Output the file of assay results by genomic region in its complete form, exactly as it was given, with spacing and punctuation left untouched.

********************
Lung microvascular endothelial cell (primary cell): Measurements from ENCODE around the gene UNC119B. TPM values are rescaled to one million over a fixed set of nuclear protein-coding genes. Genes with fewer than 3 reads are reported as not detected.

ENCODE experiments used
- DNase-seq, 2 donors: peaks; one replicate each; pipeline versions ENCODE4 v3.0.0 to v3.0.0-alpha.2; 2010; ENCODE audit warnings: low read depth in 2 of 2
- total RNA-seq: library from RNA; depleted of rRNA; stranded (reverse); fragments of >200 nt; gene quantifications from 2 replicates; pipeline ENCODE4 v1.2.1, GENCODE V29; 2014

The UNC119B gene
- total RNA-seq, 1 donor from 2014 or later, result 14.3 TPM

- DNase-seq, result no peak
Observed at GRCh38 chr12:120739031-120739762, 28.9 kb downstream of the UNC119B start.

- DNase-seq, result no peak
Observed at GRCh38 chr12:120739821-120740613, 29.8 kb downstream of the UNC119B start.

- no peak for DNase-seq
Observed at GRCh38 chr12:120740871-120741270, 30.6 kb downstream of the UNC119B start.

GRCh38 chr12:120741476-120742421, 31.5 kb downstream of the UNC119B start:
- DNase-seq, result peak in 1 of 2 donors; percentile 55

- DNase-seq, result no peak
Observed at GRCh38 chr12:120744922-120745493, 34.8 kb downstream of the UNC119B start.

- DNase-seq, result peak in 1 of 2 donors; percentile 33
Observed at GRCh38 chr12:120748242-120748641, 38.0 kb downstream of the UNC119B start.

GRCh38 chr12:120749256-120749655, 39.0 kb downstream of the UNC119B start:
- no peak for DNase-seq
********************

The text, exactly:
Lung microvascular endothelial cell (primary cell): Measurements from ENCODE around the gene UNC119B. TPM values are rescaled to one million over a fixed set of nuclear protein-coding genes. Genes with fewer than 3 reads are reported as not detected.

ENCODE experiments used
- DNase-seq, 2 donors: peaks; one replicate each; pipeline versions ENCODE4 v3.0.0 to v3.0.0-alpha.2; 2010; ENCODE audit warnings: low read depth in 2 of 2
- total RNA-seq: library from RNA; depleted of rRNA; stranded (reverse); fragments of >200 nt; gene quantifications from 2 replicates; pipeline ENCODE4 v1.2.1, GENCODE V29; 2014

The UNC119B gene
- total RNA-seq, 1 donor from 2014 or later, result 14.3 TPM

- DNase-seq, result no peak
Observed at GRCh38 chr12:120739031-120739762, 28.9 kb downstream of the UNC119B start.

- DNase-seq, result no peak
Observed at GRCh38 chr12:120739821-120740613, 29.8 kb downstream of the UNC119B start.

- no peak for DNase-seq
Observed at GRCh38 chr12:120740871-120741270, 30.6 kb downstream of the UNC119B start.

GRCh38 chr12:120741476-120742421, 31.5 kb downstream of the UNC119B start:
- DNase-seq, result peak in 1 of 2 donors; percentile 55

- DNase-seq, result no peak
Observed at GRCh38 chr12:120744922-120745493, 34.8 kb downstream of the UNC119B start.

- DNase-seq, result peak in 1 of 2 donors; percentile 33
Observed at GRCh38 chr12:120748242-120748641, 38.0 kb downstream of the UNC119B start.

GRCh38 chr12:120749256-120749655, 39.0 kb downstream of the UNC119B start:
- no peak for DNase-seq